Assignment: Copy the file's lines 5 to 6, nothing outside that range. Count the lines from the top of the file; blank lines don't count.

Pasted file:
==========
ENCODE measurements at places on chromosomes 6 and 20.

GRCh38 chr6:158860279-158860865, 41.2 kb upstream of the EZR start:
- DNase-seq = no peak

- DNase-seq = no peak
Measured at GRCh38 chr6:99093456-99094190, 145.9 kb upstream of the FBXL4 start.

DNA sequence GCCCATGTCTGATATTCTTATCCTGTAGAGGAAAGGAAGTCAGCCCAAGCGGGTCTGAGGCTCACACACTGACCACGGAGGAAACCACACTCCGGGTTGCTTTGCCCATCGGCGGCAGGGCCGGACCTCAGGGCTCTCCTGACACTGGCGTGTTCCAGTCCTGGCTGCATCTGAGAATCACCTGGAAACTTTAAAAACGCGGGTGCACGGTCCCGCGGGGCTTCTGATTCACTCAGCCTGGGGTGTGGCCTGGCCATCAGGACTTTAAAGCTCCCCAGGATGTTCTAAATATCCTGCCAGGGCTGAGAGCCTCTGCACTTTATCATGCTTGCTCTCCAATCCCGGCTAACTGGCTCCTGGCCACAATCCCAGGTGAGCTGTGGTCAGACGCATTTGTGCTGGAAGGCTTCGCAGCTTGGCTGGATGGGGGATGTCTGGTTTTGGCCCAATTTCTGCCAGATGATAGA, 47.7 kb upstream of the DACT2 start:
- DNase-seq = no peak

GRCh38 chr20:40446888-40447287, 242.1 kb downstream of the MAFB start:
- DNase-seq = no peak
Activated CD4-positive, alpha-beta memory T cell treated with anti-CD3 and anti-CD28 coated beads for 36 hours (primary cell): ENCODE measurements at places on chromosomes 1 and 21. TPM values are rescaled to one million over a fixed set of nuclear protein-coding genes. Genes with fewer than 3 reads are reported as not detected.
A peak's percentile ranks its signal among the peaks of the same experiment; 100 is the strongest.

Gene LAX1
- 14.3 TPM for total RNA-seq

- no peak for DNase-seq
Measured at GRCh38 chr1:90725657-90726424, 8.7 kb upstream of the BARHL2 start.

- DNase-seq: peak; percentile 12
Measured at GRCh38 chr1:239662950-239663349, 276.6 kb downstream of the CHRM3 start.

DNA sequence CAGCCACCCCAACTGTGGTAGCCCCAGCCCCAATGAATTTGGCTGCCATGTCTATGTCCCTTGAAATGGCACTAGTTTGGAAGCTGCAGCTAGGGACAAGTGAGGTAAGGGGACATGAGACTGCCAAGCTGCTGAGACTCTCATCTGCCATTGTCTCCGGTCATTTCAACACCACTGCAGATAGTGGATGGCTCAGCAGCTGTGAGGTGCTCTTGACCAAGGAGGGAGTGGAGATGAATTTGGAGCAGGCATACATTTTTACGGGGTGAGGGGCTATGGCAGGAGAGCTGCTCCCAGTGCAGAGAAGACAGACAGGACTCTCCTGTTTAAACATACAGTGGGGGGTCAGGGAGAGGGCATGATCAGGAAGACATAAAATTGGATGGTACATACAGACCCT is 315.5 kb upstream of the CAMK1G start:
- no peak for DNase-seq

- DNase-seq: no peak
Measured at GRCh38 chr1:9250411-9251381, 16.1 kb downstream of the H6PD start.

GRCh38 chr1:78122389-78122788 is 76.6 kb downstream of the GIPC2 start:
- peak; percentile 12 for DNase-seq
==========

Measured at GRCh38 chr6:99093456-99094190, 145.9 kb upstream of the FBXL4 start.

DNA sequence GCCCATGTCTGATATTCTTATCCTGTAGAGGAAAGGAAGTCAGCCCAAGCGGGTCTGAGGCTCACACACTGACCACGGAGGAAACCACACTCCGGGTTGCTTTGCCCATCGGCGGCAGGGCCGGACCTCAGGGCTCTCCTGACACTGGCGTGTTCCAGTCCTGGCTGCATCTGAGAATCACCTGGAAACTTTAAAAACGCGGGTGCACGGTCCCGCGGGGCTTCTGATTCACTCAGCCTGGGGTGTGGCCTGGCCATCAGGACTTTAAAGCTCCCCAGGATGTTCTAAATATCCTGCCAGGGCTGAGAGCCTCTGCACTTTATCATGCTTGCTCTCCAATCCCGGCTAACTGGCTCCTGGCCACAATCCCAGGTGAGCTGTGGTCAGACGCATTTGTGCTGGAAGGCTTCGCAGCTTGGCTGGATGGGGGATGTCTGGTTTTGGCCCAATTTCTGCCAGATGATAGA, 47.7 kb upstream of the DACT2 start: